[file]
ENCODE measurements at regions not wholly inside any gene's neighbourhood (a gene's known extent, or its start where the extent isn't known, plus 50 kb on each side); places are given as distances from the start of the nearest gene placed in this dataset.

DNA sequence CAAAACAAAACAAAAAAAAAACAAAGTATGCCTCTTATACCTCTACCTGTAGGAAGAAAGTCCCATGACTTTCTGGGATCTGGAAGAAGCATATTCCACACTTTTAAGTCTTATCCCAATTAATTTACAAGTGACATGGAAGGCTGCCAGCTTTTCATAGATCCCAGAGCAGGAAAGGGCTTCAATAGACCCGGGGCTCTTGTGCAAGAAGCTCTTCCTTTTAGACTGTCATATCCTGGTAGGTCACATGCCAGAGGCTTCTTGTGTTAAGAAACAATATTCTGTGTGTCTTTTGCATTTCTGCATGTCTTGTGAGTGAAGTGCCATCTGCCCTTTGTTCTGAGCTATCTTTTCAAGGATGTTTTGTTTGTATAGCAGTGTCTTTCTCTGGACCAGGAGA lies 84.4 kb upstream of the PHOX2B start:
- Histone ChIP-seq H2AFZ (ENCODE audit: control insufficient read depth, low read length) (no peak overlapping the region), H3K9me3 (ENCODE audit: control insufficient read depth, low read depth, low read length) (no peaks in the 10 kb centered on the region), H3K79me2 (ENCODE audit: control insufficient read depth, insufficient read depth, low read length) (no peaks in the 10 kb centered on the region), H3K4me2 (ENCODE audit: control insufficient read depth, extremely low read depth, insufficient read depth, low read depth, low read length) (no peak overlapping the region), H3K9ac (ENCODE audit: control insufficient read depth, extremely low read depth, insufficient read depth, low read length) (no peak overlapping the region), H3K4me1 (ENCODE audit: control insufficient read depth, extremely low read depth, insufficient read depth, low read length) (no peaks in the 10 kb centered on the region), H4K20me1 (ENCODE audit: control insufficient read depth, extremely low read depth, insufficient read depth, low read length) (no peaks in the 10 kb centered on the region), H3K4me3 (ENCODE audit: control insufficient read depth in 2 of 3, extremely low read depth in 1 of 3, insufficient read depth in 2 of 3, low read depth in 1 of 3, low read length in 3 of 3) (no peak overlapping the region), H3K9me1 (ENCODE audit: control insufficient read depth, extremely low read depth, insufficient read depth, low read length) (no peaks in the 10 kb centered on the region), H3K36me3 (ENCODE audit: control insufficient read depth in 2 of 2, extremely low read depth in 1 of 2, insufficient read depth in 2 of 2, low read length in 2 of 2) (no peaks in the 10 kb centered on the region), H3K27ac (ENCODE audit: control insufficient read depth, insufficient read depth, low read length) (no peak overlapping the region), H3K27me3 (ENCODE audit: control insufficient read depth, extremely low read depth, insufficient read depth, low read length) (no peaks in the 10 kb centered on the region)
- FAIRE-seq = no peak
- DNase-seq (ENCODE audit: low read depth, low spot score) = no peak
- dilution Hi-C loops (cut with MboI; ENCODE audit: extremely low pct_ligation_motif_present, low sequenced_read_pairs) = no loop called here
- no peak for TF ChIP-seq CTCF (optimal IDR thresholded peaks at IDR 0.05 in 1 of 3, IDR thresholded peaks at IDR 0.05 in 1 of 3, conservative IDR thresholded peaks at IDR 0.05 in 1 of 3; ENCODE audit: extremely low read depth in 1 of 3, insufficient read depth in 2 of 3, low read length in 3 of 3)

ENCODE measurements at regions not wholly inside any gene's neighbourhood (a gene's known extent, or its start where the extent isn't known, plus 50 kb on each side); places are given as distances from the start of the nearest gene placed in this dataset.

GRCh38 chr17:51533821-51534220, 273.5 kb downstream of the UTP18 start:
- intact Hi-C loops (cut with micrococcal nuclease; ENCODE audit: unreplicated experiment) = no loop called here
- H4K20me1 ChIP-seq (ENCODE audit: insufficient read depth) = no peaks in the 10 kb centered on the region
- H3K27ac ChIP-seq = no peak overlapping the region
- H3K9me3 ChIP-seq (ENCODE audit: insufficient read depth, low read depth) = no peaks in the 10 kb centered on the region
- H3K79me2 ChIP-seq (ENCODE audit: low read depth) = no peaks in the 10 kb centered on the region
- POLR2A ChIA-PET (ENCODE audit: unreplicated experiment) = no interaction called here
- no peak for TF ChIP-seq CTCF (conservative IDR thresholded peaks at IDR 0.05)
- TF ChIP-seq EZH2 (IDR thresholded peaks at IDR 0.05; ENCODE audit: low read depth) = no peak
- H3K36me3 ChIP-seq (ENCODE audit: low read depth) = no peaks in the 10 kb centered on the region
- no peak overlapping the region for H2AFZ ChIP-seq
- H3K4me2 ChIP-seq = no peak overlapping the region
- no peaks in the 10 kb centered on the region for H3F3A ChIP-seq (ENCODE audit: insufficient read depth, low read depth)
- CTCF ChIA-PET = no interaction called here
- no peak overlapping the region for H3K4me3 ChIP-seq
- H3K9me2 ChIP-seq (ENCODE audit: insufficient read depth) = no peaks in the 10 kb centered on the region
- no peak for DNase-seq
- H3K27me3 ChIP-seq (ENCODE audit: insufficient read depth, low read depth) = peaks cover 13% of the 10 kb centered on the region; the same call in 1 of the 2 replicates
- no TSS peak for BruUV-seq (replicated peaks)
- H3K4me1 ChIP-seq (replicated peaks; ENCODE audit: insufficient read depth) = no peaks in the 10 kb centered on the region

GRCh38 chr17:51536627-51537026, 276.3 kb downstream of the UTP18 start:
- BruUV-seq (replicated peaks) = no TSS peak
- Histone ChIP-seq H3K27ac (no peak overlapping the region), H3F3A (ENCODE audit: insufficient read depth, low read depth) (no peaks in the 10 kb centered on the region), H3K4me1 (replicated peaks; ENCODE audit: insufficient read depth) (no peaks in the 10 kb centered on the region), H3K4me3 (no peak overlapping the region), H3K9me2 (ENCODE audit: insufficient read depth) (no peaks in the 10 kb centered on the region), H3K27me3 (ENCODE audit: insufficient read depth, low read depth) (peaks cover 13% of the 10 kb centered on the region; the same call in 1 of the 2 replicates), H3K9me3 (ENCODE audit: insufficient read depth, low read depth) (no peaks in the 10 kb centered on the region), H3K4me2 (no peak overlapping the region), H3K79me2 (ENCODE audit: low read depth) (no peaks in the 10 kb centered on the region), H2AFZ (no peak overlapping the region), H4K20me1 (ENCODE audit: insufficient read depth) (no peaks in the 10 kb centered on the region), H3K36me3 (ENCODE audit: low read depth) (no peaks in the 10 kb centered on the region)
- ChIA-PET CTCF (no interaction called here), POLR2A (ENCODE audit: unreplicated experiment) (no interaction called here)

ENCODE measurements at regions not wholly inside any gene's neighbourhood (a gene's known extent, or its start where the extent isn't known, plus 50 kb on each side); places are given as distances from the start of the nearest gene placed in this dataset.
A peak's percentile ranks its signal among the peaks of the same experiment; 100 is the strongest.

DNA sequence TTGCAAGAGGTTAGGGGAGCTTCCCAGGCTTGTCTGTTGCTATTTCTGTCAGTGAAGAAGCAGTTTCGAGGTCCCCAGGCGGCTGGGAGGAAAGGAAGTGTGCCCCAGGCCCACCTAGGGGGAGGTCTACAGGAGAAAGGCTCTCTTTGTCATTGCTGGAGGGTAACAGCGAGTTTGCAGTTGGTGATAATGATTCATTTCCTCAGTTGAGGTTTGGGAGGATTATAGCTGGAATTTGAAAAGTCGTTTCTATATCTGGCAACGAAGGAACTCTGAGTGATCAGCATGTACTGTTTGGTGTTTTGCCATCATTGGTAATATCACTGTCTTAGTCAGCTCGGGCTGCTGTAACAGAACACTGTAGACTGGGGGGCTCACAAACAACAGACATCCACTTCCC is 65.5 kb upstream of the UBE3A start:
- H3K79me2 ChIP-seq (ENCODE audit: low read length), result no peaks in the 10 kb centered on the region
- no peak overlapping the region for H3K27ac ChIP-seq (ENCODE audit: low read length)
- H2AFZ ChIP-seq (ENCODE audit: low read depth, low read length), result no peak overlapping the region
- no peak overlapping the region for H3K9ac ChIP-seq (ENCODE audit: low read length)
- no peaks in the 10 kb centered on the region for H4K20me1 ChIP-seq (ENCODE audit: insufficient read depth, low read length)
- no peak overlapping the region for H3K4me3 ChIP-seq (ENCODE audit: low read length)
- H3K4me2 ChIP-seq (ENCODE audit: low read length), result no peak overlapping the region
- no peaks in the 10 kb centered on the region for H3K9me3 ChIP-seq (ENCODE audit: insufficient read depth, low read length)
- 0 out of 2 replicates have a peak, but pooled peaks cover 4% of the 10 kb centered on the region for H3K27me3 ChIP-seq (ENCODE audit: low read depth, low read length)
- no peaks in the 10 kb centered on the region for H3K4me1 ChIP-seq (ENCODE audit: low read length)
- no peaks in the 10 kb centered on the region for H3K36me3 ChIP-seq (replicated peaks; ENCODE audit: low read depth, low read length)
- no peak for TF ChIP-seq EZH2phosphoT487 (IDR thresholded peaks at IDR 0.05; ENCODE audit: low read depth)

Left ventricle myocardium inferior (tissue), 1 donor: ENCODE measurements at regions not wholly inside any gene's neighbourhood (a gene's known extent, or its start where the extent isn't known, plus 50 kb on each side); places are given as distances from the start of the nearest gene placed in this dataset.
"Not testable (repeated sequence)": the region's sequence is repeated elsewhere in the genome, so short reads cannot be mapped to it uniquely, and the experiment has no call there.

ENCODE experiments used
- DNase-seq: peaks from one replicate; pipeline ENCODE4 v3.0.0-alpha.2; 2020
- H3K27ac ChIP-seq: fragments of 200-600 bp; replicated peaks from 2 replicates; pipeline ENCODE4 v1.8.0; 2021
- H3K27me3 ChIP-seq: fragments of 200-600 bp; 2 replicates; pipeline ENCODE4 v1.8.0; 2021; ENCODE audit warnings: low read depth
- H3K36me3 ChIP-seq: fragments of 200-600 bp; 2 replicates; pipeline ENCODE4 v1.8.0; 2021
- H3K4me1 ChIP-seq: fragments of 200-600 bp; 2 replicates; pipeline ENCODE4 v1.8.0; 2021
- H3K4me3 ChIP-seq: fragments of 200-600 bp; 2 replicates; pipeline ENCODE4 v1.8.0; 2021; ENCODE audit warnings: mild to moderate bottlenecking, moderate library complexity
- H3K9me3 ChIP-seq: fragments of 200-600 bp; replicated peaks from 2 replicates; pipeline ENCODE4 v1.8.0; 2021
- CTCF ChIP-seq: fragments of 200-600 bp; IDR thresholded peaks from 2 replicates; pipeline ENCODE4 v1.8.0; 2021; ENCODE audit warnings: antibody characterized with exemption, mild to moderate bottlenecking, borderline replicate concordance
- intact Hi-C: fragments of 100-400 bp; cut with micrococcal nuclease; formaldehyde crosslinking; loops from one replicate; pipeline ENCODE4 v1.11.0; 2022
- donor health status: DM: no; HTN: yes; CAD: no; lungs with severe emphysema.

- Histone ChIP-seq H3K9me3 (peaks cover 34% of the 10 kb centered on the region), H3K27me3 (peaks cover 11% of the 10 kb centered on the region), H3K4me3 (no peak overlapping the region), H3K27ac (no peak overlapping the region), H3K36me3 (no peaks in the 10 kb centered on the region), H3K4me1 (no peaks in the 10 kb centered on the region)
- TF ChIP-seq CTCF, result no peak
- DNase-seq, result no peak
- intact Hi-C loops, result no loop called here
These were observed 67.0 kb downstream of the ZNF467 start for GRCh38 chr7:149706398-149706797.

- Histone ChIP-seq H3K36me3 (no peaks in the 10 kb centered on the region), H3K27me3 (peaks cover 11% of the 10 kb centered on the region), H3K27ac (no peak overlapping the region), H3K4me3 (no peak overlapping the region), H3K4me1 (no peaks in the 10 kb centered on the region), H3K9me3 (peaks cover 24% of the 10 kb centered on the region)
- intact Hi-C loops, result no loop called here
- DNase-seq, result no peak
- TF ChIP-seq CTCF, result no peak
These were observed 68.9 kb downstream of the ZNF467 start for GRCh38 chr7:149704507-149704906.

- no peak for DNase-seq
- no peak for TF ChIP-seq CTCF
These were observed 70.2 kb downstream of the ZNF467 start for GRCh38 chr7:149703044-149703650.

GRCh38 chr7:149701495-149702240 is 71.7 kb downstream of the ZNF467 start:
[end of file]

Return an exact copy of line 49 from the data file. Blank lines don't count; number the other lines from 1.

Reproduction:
"Not testable (repeated sequence)": the region's sequence is repeated elsewhere in the genome, so short reads cannot be mapped to it uniquely, and the experiment has no call there.